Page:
CoronavirusOct 5 2020

Sunak pledges to ‘balance the books’ after Covid

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Sunak pledges to ‘balance the books’ after Covid
Rishi Sunak, chancellor of the exchequer. Credit: Simon Walker

The chancellor has promised to “always balance the books” despite facing a £174bn-shaped hole in the UK’s public finances due to the coronavirus.

In a sign tax rises could be around the corner, Rishi Sunak said there was no “easy cost-free answer” and that there were “hard choices everywhere”, but that the government had a duty to leave public finances strong.

Speaking at the Conservative Party conference today (October 5), Mr Sunak said: “We have a sacred responsibility to future generations to leave the public finances strong, and through careful management of our economy, this Conservative government will always balance the books.

“If instead we argue there is no limit on what we can spend, that we can simply borrow our way out of any hole, what is the point in us?”

Official figures published last month showed government borrowing totalled £173.7bn between April and August, the highest amount since records began.

Total UK debt passed £2tn for the first time in history in August, exceeding the size of the UK economy.

Today, Mr Sunak warned the country was “only part way through this crisis”. He said: “What began in March as a health emergency has grown and now reaches deep into our economy and society.

“Not only does it endanger lives, but jobs and education.”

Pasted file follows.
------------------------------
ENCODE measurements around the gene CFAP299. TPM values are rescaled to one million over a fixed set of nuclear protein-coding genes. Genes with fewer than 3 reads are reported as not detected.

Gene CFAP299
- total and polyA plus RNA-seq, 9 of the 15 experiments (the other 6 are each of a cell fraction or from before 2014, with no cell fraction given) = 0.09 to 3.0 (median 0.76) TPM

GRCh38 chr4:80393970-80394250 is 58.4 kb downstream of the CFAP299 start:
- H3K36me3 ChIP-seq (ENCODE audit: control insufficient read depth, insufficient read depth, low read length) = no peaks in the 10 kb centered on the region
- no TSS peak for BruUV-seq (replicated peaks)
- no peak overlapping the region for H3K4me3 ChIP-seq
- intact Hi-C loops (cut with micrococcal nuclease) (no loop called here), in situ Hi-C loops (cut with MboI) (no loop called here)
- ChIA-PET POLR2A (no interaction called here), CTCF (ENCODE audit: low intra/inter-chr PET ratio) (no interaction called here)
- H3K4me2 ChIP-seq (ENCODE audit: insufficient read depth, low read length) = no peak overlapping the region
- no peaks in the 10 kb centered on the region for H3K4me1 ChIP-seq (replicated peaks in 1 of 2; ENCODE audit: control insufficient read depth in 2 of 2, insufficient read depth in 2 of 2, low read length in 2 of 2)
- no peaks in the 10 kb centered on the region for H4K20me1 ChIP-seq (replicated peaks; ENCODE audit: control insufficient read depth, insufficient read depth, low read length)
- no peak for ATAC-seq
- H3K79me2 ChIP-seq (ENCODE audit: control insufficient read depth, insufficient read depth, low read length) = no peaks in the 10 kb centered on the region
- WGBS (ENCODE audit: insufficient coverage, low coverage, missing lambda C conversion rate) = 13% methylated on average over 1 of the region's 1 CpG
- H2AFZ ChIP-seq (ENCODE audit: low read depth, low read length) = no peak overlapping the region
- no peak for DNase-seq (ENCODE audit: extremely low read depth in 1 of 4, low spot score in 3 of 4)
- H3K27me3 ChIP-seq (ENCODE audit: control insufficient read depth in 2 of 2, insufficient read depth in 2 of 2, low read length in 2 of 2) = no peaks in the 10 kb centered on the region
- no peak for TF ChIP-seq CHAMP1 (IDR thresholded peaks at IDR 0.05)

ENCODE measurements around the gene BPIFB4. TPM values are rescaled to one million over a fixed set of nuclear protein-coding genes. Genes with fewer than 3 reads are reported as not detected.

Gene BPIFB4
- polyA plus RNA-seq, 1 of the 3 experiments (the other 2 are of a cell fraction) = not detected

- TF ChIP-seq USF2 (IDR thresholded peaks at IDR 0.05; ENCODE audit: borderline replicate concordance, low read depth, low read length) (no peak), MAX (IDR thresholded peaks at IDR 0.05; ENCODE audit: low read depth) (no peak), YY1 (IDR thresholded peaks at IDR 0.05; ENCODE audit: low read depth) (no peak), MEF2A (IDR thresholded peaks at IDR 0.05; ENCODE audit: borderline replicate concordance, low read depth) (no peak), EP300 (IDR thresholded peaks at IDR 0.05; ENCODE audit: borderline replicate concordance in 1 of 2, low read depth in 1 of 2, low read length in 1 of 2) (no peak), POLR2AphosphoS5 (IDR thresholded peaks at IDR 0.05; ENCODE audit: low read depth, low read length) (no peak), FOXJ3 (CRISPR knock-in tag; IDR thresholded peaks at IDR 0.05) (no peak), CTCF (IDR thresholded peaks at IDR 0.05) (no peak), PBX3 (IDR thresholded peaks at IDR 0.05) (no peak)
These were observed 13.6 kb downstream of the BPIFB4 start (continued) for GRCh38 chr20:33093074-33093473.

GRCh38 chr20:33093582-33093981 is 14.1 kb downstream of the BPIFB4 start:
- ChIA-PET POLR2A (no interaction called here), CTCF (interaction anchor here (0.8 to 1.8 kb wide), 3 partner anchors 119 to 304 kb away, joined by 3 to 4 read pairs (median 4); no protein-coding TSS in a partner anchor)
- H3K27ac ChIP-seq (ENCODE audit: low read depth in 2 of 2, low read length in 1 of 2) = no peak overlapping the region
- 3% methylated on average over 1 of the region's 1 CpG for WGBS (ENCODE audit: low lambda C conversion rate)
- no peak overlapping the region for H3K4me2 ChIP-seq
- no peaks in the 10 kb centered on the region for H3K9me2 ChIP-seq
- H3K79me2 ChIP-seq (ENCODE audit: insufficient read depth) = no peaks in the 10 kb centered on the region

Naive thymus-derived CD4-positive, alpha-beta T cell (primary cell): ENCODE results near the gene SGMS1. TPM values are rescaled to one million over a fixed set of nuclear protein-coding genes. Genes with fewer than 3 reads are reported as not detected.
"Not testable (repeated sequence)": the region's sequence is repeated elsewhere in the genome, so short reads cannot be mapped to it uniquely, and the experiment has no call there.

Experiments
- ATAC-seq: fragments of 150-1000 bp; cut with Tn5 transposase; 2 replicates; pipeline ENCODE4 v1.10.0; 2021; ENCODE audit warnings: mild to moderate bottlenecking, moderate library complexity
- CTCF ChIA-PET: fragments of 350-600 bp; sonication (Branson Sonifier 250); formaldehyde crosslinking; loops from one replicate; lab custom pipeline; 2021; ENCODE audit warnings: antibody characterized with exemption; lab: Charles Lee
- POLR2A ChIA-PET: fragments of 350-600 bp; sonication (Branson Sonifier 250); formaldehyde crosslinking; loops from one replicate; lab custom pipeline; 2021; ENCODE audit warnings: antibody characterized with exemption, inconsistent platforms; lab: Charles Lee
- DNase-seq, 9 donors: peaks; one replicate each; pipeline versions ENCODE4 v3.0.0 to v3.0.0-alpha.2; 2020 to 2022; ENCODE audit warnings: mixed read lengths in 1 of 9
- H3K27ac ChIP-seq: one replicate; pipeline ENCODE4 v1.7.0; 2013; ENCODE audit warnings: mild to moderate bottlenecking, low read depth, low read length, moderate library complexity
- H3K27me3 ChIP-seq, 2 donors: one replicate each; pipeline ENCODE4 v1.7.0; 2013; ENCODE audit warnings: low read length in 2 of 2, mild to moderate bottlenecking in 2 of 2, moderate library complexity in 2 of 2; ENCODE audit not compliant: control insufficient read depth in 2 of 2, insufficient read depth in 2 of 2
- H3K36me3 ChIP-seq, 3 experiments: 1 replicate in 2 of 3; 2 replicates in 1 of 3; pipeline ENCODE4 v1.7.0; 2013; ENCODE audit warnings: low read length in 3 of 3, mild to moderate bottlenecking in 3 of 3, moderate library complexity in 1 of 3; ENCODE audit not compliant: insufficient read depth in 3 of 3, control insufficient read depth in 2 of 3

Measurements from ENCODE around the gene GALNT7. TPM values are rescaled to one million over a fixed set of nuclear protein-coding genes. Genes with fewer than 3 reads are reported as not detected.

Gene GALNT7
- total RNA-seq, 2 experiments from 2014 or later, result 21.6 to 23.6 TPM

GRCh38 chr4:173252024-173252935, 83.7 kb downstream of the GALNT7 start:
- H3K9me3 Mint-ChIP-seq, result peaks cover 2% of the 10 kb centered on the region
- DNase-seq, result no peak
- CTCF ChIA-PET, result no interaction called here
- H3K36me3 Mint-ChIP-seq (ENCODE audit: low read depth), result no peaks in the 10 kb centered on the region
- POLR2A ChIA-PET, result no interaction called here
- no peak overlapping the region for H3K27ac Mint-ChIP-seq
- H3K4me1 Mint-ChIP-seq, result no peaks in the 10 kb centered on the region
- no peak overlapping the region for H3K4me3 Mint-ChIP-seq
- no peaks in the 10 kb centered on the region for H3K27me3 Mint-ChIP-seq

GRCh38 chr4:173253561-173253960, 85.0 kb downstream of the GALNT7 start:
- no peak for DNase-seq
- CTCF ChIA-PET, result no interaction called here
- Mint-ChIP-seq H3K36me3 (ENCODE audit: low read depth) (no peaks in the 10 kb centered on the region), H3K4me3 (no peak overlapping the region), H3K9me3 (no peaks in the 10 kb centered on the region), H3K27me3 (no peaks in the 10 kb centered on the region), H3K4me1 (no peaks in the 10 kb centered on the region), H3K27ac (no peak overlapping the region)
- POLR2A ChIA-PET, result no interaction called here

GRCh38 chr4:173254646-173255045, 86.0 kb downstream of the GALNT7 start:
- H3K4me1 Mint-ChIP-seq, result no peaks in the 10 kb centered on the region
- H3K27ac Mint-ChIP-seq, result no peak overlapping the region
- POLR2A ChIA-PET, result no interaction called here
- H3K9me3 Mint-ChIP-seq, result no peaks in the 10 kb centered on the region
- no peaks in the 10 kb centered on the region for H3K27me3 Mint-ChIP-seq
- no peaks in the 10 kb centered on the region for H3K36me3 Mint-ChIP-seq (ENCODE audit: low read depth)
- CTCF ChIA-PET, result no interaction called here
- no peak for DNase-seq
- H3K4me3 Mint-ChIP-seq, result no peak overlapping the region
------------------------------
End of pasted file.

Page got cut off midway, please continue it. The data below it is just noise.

Looking forward, Mr Sunak said he was committed to creating and extending opportunity to as many people as possible in a bid to support employment figures.

He said: “We will not let talent wither, or waste, we will help all who want it, find new opportunities and develop new skills.

“Through more apprenticeships, more training and a lifetime skills guarantee. Our Kickstart Scheme will help hundreds of thousands of young people into good quality work. And we will help small businesses adapt.”

Mr Sunak pledged to keep trying to find ways to support people and businesses, to keep listening, and to keep striving to be creative in response to the challenges the economy faced.

Rachael Griffin, tax and financial planning expert at Quilter, said: “In its 2019 manifesto, the government promised to reduce debt, which is clearly a significant challenge after six months of bumper borrowing, and the likelihood of more to come. 

“In order to recover the situation and re-align the public finances, there is every possibility that the chancellor will be compelled to explore options for increasing tax revenues.

“Although he has deferred the difficult choices for the time being, by cancelling the Autumn Budget, he will surely be considering what levers he can pull to begin to reverse the tide.”

Mr Sunak has already begun reining in some of the measures put in place to support people through the coronavirus crisis.

The furlough scheme will close at the end of October, with businesses instead able to use the Job Support Scheme which will partially pay part-time workers' wages from November.

The government is also undertaking a review of the impact of tax reliefs, however has so far ruled out reviewing one of the largest reliefs, the £38bn pension tax relief.

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